We’d like to think that once a person has paid their debt to society, they should have a second chance. They should be able to start over, find a place to live, find work and enjoy the same opportunities as anyone else.
Unfortunately, that isn’t always the case.
A criminal record can be a drag on you in ways you might never have expected.
If you are in this situation, you are not alone. By some estimates, 70 to 100 million Americans have some type of criminal history on their records.
Difficulty finding employment and housing
It can be very difficult for people to find employment when they have a criminal record. If they have served time behind bars, they will have a gap in their resumes. On top of that, employers may be able to ask them to disclose whether they have any criminal history, sometimes by checking a box. In a time when employers often receive hundreds of online applications for every job opening, this box makes it easy for an employer to put an application in the reject pile without ever speaking to the applicant.
In recent years, activists and lawmakers have recognized how this situation creates a great drag on the potential of millions of people. Some states and local governments have implemented “ban the box” laws prohibiting employers from asking about the criminal histories of most applicants.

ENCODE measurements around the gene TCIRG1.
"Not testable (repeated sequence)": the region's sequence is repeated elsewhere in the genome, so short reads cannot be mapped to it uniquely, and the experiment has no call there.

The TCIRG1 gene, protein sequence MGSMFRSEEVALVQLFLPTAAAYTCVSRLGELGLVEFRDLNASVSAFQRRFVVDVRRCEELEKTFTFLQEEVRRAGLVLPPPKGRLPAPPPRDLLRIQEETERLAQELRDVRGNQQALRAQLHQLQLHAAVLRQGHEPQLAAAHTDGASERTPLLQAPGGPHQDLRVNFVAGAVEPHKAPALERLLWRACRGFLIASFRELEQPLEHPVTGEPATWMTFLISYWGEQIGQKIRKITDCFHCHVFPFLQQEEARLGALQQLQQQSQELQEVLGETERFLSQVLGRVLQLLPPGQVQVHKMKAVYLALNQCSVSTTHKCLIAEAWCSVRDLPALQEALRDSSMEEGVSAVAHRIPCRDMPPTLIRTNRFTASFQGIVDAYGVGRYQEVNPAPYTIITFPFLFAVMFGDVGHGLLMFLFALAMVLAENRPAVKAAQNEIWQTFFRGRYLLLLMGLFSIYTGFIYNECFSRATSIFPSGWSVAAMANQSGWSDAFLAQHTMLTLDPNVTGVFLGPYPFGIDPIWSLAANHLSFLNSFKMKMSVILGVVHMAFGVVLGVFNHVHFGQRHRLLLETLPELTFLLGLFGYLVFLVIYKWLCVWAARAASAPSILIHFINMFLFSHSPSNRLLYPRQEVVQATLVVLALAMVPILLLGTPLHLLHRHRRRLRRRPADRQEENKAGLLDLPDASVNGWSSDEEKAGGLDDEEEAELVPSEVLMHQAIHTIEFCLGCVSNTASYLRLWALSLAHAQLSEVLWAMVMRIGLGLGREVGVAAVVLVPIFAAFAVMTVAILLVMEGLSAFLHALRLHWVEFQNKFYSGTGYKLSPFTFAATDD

Indiana’s state government has not been welcoming to these efforts. After Indianapolis passed a ban-the-box ordinance in 2014, the state government passed a law prohibiting local governments from enacting these laws.
A criminal history can also interfere with finding housing. Financial institutions are reluctant to lend to people with criminal histories, and landlords often conduct criminal background checks on applicants for housing.
While it’s not a complete fix, expungement can help people in this situation.
Under Indiana law, the expungement process allows people who have been convicted of crimes to have their criminal records sealed.
Indiana’s expungement laws are complicated, and your chances of getting your records sealed depend upon how old you were at the time of the offense and the severity of the offense. Generally, people convicted as juveniles have a much easier time than adults getting their records sealed. Generally, expungement is not available to adults who were convicted of violent crimes or sex crimes.
We should note here that having one’s record sealed doesn’t necessarily take away all the negative stigma of a criminal history. For instance, it won’t eliminate all records of the offense on the Internet, meaning that employers and landlords may discover an applicant’s history with an Internet search.
However, many people can attest that expungement has helped them. If you’ve got a criminal history on your record, you have a heavy burden weighing you down. Expungement can ease that burden to some extent.